Friday, August 14, 2015

A Woman Caught In Adultery


I never chose my husband.  I never chose for him to become frail and sick.  I had to do everything for him, bathe him, get him in and out of bed, make dinner for him, do whatever he needed.  Until one day buying cloth, I saw a man in town with a strong, handsome face, a Pharisee respected by everyone.  We exchanged looks, then more.  For weeks no one knew what was happening, not even his wife, a quiet, simple woman whose existence made me feel so guilty.  But soon my husband became suspicious and began to treat me with contempt.  He told everyone who would listen that he knew I had a lover.

One day there was a knock at the door.  I opened it and my heart stopped; all the Pharisees of the town stood before me.  They grabbed me roughly and accused me loudly of adultery so all the neighbors could hear.  He was there too, accusing, as though he had had nothing to do with this sin between us.

They tied my hands and hauled me away.  I was terrified.  Thinking of the stones they were shouting about, and whether it would hurt.  I cried out in terror but someone hit me in the face.

They pushed their way through a crowd that was listening to a religious lesson by a rabbi named Jesus of Nazareth. As soon as they broke through, Jesus stopped teaching.

They threw me on the hard, dusty ground at Jesus' feet and accused me of adultery. I didn’t understand what was happening, why we were stopping here in this crowd.  But nothing made sense to me in that moment, bruised and bleeding, coated with sweat and dirt, watching the man who had loved me join in with the rest, accusing me of sin.

People started shouting accusations and ultimatums at Jesus, (imitates with raised fist) "This woman was caught in adultery!" "What should we do with her?!" "The law says she should be stoned to death." "Are you going to uphold the law or not!" "Answer us!"

I could tell that Jesus was upset with them. But instead of yelling back, Jesus just stooped down and started writing with his finger in the dirt.

At that moment I truly felt the weight of the truth, the weight of my sin, and all the fear I had felt before this moment was engulfed by the terror in me now.  If this man Jesus were really a prophet like everybody was saying, I knew in that moment that he would know the truth, and I felt my heart confirm my guilt as he quietly said, "Go ahead and execute her."

The crowd, which was silent, grew even more hushed, even more expectant.  Then, Jesus said, "Let him who is without sin cast the first stone."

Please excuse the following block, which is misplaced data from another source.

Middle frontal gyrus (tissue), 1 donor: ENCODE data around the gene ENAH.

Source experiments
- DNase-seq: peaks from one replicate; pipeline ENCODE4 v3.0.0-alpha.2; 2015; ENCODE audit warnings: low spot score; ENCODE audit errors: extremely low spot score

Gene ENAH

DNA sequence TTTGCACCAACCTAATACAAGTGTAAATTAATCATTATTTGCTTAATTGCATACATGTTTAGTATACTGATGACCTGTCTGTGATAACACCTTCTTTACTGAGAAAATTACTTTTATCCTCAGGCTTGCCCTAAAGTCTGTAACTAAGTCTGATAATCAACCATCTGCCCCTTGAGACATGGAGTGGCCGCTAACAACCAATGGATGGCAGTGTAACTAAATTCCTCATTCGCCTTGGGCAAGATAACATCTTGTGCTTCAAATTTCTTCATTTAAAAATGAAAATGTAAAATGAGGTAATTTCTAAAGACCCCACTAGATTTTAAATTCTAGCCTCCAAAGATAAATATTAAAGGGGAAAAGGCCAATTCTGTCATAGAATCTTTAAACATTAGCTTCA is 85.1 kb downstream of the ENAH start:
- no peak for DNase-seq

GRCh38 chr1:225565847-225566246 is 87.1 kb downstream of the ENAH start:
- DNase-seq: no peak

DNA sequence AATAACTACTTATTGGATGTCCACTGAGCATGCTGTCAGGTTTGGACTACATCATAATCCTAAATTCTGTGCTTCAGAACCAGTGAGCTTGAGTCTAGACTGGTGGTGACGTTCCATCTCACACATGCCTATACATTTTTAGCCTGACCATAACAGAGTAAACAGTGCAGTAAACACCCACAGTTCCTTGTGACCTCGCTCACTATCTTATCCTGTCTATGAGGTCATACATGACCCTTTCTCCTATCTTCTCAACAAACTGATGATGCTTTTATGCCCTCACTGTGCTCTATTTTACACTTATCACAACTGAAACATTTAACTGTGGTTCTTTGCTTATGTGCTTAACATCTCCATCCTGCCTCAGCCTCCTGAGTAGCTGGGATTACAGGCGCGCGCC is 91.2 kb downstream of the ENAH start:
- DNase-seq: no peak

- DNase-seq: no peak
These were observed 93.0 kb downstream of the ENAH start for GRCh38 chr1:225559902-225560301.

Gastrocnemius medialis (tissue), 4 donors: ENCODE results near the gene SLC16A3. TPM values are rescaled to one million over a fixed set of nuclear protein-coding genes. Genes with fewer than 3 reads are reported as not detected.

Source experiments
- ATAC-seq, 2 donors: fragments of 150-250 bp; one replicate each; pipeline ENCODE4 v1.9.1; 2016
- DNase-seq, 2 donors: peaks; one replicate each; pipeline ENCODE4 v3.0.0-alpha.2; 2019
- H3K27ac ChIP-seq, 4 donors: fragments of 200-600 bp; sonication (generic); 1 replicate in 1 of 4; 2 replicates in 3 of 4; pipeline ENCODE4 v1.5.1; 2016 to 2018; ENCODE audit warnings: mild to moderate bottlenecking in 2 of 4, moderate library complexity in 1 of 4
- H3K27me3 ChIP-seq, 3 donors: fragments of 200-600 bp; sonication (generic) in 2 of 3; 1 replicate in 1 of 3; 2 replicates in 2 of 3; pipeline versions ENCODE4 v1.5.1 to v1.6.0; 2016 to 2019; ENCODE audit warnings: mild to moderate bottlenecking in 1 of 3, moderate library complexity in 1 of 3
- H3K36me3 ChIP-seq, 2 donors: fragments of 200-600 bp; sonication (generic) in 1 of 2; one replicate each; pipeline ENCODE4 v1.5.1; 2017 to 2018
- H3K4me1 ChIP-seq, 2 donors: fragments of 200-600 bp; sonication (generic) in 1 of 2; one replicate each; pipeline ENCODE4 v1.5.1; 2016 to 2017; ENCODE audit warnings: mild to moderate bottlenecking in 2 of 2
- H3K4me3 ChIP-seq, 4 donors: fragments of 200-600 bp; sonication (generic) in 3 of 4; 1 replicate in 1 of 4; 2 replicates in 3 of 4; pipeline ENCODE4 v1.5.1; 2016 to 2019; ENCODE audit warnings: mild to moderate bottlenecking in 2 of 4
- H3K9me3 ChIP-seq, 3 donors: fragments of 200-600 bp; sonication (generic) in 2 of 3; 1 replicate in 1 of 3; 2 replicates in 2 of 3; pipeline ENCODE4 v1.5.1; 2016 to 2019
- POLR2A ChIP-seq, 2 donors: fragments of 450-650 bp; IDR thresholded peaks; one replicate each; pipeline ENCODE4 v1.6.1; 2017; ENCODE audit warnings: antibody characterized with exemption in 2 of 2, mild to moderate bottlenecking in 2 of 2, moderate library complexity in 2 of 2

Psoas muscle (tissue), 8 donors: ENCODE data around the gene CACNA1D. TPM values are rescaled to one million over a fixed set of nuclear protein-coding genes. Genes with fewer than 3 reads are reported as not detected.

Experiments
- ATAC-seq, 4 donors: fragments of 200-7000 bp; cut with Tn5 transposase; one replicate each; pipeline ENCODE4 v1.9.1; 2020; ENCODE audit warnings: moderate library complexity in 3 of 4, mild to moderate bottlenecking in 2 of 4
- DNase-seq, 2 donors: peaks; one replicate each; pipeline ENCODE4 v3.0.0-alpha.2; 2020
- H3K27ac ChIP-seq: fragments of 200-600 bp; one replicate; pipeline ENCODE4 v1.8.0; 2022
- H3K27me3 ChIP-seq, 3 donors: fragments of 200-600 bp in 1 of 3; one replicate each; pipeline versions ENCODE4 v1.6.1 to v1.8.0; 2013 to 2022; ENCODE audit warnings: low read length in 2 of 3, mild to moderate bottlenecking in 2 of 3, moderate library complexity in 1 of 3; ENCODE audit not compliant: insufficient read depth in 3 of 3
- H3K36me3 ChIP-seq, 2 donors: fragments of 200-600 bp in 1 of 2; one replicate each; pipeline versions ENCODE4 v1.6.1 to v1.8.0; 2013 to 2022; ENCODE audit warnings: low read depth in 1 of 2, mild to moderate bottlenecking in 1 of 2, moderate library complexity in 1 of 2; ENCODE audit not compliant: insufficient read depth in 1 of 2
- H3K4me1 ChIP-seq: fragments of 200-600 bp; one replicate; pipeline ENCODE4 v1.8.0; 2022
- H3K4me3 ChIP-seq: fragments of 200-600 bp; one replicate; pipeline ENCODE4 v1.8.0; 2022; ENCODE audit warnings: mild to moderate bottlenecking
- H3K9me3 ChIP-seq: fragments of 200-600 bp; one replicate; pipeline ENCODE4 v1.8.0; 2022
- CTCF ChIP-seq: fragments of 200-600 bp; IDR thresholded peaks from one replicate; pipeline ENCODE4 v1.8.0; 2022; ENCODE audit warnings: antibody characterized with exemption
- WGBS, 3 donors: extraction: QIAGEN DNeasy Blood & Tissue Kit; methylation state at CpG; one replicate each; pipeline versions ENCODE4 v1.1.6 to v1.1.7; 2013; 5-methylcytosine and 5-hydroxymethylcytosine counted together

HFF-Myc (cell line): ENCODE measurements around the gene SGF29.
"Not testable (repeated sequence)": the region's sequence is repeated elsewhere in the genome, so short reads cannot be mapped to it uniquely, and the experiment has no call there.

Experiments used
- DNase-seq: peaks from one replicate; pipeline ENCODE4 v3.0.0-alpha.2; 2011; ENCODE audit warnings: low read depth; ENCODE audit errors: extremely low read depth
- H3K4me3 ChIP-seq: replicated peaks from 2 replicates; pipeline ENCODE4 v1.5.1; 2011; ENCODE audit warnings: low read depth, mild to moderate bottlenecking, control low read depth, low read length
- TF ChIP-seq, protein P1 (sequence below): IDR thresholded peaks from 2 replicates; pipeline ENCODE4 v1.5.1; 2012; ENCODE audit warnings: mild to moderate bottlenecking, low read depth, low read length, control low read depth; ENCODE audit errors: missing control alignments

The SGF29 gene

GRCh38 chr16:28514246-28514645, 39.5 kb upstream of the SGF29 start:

Then Jesus stooped down again and started writing with his finger in the dirt. For some reason, no one speaks of what Jesus wrote on the ground.  Few people saw it anyway.  I couldn’t read, so I didn’t bother to look.  But in that moment, I felt deep in my heart that I should look up.  Look at the one face I never wanted to see again.  And as I saw him read what Jesus was writing, I saw a look of terrible fear…then shame. Then he turned without saying a word. One by one, the rest of the men followed him. Within a couple of minutes, they were all gone.

Jesus stood up and looked around and said. "Woman, where are they? Has no one condemned you?"

I said, "No one, sir".

Then, he looked me right in the eye, right down to my soul. I knew he could see all the way through me, to all that had happened, my long days working and my dark, secret nights. Jesus knew all of this and more.  And I knew at that moment that he, and only he, was the one without sin.  The one who could cast a stone.  Yet, he said, "Neither do I condemn you. Go and sin no more."

I had heard that Jesus was a healer.  I was not blind, or lame, or a leper.  But in that moment Jesus healed something in me.  No longer was I righteously angry for what I had suffered.  Instead an impulse formed inside me which I cannot describe, a desire to make everything as peaceful and right as I felt in that moment, looking at Jesus.

Each day I kept caring for my husband just the same, and he kept treating me with contempt just the same, telling me he wished they had stoned me that day.  I bathed him, made him dinner, helped him in and out of bed, attended to him.  And gradually, something shifted.  The contempt was gone, and there was only kindness, and care, and rest.  One day, right before his death, I looked him straight in the eyes.  I said, I am sorry for the hurt and shame I caused you.  You deserve a better wife.

He looked at me and only nodded.  That was his way of telling me.  Somewhere in the pain and sickness and contempt, a peace had broken in.  We were all forgiven.

Thursday, July 23, 2015

The Widow of Zarephath



It was a drought.
You can think of it as a recession.
At first no one wants to believe what's happening.
It's just a couple of dry weeks,
Just a bad quarter.
It's only a matter of time.
And more time.
And more time.
And the crops die out.
And the unemployment runs out.
And the cupboard is bare.
And you're left wondering how you will make it through.
It's harder for a widow,
For a single mother with a young boy.
It's harder for those who live on the margins already.
For me and my son, we were already living week-to-week.
We relied on a little garden and a few animals.
But with no grain, the goat wouldn't make milk,
And the olive trees had no fruit.
There was nothing to trade in the market,
Nothing to sell,
And no grain to buy anyway.
I was careful to give my son only a little every day.
It killed me when he asked for more, and I had to tell him, "No, Caleb. We must save it."
It killed me when I was his wrists, so thin, his little belly with that falsely puffed look of the starving.
Then one day when I came back from the market again empty handed,
I looked in the cupboard.
All I had was just a little jar of meal
And a little jug of oil.
My son would go to bed hungry this night, and there was nothing I could do.
There was nothing to do.
I sunk to the floor.
I pressed my fingers to my eyes.
Myself—I could starve. But to let my son wittle away to nothing?
My whole life I had prayed to the Lord.
My parents had taught me to trust the Lord,
That the Lord provided for everything He had made.